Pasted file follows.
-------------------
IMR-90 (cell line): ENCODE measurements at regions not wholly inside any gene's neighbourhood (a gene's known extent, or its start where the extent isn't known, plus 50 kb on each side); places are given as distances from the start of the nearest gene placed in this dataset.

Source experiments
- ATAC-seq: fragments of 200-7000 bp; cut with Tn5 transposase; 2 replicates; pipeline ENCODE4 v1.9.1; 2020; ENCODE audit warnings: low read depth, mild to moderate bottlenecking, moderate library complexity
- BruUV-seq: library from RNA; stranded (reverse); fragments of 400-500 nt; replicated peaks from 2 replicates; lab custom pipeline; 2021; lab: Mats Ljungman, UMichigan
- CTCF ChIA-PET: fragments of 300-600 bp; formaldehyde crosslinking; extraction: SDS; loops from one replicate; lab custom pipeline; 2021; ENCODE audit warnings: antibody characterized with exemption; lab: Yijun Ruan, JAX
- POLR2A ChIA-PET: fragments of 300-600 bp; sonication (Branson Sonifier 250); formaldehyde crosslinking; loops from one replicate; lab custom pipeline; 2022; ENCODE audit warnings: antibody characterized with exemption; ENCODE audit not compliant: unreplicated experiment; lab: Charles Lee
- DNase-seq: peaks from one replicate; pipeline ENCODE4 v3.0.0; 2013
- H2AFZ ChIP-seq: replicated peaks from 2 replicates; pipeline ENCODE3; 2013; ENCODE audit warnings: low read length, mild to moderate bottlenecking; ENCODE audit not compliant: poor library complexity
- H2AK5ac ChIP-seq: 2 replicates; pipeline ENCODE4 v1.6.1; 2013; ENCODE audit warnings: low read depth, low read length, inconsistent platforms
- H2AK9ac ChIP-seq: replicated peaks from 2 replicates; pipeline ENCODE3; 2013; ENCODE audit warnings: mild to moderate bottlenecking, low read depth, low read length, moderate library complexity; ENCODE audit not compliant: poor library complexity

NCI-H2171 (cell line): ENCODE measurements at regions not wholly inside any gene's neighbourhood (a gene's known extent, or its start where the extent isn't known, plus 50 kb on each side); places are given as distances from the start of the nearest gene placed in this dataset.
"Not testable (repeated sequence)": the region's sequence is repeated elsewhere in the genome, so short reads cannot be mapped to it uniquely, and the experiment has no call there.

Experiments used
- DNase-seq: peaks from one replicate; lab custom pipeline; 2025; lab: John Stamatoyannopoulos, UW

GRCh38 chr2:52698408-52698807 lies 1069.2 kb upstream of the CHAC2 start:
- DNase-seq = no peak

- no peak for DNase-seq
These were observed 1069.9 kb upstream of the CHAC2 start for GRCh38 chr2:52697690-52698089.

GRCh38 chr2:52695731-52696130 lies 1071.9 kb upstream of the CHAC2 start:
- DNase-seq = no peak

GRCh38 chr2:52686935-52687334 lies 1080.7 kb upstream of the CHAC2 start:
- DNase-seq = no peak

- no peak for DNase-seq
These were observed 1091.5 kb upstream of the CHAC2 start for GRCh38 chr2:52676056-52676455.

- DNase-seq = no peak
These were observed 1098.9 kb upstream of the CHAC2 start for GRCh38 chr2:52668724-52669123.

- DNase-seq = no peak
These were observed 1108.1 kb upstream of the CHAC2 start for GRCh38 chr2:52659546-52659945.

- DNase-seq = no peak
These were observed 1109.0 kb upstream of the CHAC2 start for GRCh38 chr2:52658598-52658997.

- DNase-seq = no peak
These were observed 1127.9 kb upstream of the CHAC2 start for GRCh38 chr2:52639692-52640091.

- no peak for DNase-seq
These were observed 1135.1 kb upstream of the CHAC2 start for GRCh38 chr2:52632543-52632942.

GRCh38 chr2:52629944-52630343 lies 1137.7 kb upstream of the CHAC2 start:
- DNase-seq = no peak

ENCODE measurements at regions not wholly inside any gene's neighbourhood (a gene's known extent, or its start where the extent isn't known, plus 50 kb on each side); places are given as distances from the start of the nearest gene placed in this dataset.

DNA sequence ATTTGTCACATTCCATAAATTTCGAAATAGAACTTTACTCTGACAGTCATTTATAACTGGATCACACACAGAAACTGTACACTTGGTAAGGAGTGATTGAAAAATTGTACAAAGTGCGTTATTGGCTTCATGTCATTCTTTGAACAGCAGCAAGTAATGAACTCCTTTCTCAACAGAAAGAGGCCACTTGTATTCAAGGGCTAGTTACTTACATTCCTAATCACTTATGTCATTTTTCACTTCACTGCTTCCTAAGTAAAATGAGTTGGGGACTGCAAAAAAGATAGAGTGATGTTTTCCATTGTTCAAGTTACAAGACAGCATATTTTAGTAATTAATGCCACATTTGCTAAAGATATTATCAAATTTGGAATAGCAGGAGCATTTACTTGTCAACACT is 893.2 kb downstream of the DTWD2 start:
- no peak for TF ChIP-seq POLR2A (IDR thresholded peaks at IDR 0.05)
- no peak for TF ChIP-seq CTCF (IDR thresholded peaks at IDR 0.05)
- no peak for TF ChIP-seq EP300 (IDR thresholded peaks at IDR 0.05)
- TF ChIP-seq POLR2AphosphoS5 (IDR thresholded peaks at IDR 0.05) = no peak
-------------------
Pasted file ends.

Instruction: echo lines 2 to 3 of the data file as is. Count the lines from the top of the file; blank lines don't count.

Source experiments
- ATAC-seq: fragments of 200-7000 bp; cut with Tn5 transposase; 2 replicates; pipeline ENCODE4 v1.9.1; 2020; ENCODE audit warnings: low read depth, mild to moderate bottlenecking, moderate library complexity